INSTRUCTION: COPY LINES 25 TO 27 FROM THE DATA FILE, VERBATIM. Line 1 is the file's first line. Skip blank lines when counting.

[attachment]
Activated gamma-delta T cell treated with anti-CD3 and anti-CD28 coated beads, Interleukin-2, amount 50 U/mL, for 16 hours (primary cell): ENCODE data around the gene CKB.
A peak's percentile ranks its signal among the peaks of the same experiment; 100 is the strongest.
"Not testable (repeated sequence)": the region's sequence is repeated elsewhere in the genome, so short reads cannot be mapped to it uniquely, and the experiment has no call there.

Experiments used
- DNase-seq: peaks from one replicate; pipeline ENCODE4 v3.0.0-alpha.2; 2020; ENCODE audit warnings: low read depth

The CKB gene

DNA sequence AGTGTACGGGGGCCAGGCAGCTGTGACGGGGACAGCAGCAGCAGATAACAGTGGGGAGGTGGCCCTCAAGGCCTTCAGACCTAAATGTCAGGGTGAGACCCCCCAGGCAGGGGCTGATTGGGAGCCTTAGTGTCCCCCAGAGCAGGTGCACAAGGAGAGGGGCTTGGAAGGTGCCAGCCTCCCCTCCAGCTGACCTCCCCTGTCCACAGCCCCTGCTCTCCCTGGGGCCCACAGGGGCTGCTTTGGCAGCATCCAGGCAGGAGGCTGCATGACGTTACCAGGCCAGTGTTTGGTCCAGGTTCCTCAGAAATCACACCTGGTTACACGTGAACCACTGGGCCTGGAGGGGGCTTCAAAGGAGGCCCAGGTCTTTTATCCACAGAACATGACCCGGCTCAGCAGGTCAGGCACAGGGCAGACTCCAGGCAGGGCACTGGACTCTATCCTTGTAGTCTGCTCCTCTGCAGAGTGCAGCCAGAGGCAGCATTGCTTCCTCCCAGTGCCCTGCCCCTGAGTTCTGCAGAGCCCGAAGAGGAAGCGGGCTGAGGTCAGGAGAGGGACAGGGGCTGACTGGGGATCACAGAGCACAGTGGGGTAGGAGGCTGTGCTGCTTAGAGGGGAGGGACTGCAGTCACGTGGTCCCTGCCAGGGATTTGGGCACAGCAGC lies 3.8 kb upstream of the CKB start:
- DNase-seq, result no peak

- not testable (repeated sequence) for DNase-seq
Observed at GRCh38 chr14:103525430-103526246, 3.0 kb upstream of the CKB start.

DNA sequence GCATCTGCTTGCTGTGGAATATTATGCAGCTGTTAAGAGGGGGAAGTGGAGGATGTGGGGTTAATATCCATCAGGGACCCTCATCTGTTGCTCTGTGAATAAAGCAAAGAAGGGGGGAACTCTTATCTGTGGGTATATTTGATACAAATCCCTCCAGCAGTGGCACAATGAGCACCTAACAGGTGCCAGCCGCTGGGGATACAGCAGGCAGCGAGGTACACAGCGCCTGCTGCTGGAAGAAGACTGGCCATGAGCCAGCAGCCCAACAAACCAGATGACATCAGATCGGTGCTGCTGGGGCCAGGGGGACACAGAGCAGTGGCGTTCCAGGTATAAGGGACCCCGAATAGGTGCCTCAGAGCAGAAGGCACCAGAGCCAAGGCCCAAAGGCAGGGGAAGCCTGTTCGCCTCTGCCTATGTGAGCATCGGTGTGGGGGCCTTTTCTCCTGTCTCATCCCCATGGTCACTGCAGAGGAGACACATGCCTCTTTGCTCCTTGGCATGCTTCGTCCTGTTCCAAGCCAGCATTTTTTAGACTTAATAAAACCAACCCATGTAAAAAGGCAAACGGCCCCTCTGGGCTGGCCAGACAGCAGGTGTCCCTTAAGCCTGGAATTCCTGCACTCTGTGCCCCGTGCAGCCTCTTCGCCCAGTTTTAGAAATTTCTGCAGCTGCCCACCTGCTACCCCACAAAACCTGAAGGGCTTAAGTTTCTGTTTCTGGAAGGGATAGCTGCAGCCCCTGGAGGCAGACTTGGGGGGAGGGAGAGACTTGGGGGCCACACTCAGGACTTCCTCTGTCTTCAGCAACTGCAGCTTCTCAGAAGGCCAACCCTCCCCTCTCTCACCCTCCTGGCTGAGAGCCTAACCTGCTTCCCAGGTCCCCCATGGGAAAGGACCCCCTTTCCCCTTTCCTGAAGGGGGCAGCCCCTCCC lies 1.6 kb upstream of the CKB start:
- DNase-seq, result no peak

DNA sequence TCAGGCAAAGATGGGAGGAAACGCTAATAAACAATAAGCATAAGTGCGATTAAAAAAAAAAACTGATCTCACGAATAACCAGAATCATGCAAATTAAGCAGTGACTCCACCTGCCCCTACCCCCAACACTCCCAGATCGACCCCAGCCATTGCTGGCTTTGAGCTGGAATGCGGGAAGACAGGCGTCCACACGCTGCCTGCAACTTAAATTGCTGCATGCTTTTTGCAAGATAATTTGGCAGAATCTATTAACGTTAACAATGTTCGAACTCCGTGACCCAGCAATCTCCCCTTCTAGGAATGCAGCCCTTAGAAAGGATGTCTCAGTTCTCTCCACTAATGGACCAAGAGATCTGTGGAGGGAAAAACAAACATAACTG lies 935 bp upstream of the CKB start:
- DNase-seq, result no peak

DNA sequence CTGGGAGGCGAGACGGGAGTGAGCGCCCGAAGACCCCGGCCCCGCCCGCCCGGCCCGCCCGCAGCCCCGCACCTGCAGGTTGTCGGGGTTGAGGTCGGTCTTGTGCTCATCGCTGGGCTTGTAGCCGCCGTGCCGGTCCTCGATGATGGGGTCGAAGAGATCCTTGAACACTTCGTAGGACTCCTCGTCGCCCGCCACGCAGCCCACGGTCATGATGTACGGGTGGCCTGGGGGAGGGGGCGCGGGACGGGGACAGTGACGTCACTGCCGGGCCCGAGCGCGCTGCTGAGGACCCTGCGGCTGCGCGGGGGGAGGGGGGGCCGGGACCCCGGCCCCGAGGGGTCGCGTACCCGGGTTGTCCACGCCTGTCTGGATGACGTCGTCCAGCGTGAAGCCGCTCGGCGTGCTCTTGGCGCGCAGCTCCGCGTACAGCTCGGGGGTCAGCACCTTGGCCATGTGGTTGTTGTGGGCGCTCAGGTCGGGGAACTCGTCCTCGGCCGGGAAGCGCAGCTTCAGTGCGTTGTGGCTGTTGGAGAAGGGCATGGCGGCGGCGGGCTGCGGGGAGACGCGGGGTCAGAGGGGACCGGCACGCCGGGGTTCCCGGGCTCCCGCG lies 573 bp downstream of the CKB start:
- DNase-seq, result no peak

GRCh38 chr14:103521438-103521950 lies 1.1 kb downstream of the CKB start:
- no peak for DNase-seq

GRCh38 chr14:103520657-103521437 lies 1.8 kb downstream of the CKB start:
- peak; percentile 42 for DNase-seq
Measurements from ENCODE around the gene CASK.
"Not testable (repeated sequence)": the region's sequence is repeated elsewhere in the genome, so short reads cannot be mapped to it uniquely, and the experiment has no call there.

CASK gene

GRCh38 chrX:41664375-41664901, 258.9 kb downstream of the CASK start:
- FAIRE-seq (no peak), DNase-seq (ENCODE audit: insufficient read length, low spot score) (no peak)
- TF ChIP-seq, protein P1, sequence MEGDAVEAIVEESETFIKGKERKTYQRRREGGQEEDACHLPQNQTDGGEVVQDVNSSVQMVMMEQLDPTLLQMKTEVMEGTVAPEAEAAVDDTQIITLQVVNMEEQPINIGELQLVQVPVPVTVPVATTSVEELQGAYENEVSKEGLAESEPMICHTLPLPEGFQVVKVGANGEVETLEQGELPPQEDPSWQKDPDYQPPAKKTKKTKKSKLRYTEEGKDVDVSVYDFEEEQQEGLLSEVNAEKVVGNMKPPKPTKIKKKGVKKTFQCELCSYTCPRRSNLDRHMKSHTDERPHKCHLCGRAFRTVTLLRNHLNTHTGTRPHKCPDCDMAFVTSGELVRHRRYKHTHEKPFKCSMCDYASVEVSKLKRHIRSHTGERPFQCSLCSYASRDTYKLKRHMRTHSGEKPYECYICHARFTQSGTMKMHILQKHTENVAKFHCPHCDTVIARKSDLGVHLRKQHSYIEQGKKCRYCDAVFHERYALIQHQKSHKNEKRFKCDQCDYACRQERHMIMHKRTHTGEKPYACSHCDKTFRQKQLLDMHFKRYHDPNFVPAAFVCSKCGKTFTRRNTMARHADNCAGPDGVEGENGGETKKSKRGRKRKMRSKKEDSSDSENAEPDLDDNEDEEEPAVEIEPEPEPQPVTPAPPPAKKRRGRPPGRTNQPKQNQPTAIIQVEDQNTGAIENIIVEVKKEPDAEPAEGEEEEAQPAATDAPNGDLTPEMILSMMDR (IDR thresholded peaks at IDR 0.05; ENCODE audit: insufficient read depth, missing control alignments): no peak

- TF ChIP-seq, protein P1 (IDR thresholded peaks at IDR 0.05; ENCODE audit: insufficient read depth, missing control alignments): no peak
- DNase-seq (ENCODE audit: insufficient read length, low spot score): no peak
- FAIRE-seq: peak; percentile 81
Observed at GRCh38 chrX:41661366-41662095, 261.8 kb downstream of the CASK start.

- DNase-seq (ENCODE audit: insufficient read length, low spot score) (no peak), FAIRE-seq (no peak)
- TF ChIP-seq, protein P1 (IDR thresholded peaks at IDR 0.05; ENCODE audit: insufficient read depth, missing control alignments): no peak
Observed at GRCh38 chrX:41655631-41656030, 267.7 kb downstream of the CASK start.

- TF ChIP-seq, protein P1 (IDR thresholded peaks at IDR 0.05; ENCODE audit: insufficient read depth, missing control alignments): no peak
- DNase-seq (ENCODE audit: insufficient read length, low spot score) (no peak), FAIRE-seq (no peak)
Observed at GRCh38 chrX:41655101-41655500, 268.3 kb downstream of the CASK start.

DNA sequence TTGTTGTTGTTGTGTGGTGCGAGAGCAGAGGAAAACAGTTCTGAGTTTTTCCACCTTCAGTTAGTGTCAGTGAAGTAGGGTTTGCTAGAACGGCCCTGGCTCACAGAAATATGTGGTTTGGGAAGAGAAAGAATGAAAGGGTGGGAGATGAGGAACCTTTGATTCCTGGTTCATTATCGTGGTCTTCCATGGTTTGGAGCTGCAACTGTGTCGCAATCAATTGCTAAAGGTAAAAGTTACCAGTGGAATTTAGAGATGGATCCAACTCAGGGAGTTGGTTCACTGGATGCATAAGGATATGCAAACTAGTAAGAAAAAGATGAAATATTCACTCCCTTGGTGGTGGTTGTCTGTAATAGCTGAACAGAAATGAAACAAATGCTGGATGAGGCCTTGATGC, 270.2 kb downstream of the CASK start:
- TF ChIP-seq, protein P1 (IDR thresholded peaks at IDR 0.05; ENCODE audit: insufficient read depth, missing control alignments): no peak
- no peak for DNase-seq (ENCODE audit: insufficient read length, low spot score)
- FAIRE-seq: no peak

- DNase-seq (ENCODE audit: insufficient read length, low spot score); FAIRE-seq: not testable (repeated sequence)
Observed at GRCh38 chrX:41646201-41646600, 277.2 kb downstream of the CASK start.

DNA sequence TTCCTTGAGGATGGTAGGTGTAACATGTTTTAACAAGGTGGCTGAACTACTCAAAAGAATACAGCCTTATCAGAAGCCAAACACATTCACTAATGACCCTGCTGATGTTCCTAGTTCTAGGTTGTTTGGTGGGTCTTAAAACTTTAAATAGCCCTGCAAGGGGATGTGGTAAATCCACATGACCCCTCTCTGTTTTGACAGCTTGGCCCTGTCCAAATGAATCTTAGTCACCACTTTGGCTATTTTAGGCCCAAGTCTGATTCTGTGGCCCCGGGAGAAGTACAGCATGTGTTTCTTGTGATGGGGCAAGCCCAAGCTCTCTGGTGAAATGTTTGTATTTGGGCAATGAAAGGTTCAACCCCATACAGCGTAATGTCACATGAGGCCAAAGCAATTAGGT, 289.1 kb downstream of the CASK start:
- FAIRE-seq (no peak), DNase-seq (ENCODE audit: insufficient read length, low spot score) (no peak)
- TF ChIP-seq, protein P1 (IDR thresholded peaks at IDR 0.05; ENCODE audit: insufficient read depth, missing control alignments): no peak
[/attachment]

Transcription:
- FAIRE-seq (no peak), DNase-seq (ENCODE audit: insufficient read length, low spot score) (no peak)
- TF ChIP-seq, protein P1, sequence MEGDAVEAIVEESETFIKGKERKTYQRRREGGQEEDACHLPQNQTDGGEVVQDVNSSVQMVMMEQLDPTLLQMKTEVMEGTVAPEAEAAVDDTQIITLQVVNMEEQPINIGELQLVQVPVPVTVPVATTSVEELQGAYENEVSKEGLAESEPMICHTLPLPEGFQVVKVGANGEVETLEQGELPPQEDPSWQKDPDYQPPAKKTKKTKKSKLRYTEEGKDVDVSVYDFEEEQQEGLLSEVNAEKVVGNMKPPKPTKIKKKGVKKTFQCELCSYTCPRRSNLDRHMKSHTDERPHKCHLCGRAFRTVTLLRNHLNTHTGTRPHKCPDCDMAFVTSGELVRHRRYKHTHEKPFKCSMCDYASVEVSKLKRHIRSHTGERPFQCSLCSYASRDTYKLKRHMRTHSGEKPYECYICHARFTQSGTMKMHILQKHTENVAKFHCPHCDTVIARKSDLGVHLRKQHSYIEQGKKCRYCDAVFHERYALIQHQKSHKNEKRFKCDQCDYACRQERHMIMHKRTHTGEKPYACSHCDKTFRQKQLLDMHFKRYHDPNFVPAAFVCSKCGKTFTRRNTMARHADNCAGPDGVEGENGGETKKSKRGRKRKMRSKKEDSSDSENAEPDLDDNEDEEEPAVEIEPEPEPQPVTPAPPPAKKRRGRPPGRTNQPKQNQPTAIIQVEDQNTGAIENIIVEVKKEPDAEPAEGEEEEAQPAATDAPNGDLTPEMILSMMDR (IDR thresholded peaks at IDR 0.05; ENCODE audit: insufficient read depth, missing control alignments): no peak

- TF ChIP-seq, protein P1 (IDR thresholded peaks at IDR 0.05; ENCODE audit: insufficient read depth, missing control alignments): no peak